We featured Kelly Choi in our Winter 2010-11 issue. Here’s more of our conversation with the Top Chef Masters host.
Kelly Choi: I started doing Secrets of New York [a show that explores interesting sites in New York City on NYC TV after Columbia Journalism School]. People at [NYC TV] knew I was just really into food, and asked me to create my own restaurant show, which is how Eat Out NY [which involves Choi spending time in a restaurant’s kitchen learning the chef’s recipes] was born.
AM: Where did your interest in a restaurant show come from?
KC: Growing up in a grocery store, really, and just loving food. My dad was always really into food, and I take after him quite a bit. My dad didn’t cook; my mom cooked. But my dad was very into the culinary arts, and arts in general. He was always the one who’s got to sit at the table and tell my mom what was wrong with the food and what was good.
I have very distinct memories of getting food from our store and bringing it home and pretending like I was cooking. I didn’t know anything about cooking American food, but I knew that I wanted to quote-unquote cook. So I would open up all these cans of stuff and then heat up beans and get mashed potato flakes and read the directions to try to make so-called American food. My parents were like, “Uh, uh, we don’t like this American food. We’re going to eat Korean.”
AM: But those cans of pork and beans can come in handy, though.
KC: I love pork and beans. Lots of pork and beans, lots of Spam. Best things ever (laughs).
AM: That is such a Korean household.
KC: Totally. Oh my god, I had so much junk food, you can’t even imagine.
AM: So it sounds like you were officiating food critics like you do on Top Chef Masters from an early age?
KC: [My dad] was always a critic. It’s true. I didn’t think about it that way. He was always voicing his opinion and telling my mom how she should cook [a dish]. What was wrong with it; it doesn’t have enough flavor. That’s funny.
AM: How did your mom take his criticisms?
KC: She took it all in stride (laughs).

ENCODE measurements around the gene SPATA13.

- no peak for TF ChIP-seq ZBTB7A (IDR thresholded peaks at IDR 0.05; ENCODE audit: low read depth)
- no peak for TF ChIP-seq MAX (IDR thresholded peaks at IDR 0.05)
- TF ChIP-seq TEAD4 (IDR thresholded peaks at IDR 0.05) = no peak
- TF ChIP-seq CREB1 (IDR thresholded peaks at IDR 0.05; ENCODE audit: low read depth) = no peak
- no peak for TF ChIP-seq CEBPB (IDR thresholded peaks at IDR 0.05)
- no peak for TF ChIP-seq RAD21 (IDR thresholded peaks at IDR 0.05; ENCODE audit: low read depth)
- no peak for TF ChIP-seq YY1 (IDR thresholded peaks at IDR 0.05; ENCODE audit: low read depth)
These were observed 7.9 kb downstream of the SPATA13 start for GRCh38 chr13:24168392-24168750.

AM: Being around so many great chefs, have you picked up a lot of culinary skills?
KC: I love to cook. I’m sure I’ve learned a lot more than I realize, just about technique and what flavor combinations could really work. And then doing my own thing, I think that’s really important, too. I think a lot of people love the idea of cooking, but sometimes they’re paralyzed by, “Oh, I don’t know what tastes good; I don’t know if I could use cayenne in a dessert.” But I think what’s important is to just make it your own and don’t feel bound by rules. I think that’s the key to good cooking; really following your palate.
AM: So have you been doing that in your own kitchen?
KC: I don’t have as much time as I’d like to. And I need a bigger kitchen. But my job every day is dealing with chefs and cooking, and I can’t get it enough of it. It’s great to be around that sort of energy and to just see people who are truly inspirational. They’re no different from an artist, it just happens their medium is food, which I adore beyond belief, too.
AM: Yeah, must be rough, getting all that attention in the kitchen with a chef and then eating?
KC: God, what a pleasure, right?! Now I’m so used to going to the back of the house with the chef that going to restaurants [to just dine] makes me antsy. I prefer to be in the middle of the action and to actually see the ingredients and touch them. That is so much more visceral, and hand-to-mouth I think really just turns me on a lot more.
– Jimmy Lee